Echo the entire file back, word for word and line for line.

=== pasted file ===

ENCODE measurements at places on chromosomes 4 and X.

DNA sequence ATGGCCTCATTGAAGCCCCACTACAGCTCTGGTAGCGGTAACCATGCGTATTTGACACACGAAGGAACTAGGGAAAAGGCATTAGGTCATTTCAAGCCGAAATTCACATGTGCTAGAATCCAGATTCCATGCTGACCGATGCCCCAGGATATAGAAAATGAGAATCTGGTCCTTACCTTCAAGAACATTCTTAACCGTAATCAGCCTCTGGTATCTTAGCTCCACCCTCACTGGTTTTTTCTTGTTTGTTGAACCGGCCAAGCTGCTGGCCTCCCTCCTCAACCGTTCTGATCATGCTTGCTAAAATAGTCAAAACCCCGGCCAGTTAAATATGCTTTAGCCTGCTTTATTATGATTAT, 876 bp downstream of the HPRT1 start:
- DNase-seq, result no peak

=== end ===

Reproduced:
ENCODE measurements at places on chromosomes 4 and X.

DNA sequence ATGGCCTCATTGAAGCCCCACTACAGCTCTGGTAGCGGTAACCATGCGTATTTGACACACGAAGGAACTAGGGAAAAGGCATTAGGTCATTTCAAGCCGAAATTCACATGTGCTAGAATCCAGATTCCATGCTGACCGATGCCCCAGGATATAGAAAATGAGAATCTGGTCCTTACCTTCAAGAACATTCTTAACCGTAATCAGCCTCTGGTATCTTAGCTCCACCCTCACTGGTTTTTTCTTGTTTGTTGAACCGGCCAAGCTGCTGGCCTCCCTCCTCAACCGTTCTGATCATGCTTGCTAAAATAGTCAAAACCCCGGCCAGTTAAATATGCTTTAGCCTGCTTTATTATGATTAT, 876 bp downstream of the HPRT1 start:
- DNase-seq, result no peak